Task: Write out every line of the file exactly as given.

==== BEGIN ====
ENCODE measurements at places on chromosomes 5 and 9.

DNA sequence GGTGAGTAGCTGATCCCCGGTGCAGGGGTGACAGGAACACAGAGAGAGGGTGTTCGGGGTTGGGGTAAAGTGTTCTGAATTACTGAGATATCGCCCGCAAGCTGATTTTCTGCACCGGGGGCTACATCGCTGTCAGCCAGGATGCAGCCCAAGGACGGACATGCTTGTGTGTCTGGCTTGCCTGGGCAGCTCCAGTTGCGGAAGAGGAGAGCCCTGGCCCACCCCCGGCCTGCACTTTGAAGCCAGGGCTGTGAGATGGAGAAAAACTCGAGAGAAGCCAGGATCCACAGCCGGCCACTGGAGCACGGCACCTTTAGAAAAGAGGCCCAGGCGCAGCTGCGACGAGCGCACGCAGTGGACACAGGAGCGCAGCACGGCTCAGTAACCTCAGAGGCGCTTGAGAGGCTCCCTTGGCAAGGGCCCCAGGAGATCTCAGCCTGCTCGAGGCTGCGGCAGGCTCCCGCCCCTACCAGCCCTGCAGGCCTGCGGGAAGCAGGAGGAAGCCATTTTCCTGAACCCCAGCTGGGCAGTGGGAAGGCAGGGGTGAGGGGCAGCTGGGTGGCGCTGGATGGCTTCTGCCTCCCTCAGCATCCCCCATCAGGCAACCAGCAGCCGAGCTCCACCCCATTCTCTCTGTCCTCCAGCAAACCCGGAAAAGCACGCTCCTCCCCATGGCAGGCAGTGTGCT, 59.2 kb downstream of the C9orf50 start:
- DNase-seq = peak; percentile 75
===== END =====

ENCODE measurements at places on chromosomes 5 and 9.

DNA sequence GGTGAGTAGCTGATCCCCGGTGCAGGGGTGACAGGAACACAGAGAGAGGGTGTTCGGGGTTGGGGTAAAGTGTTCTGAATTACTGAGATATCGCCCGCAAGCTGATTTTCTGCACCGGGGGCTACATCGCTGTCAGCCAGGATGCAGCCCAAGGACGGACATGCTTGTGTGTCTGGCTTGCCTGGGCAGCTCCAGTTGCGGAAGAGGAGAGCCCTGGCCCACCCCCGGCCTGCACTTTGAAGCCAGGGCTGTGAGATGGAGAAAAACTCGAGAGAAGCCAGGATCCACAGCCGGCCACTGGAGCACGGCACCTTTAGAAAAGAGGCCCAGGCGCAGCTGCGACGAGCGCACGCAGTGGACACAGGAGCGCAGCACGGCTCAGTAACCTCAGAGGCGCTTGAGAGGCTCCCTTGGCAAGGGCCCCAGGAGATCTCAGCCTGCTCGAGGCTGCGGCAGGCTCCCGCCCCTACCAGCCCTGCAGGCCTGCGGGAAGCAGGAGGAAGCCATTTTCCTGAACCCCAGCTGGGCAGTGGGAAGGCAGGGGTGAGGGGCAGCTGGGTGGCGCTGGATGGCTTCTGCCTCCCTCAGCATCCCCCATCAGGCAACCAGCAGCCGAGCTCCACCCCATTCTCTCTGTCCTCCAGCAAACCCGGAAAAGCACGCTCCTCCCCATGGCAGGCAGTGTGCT, 59.2 kb downstream of the C9orf50 start:
- DNase-seq = peak; percentile 75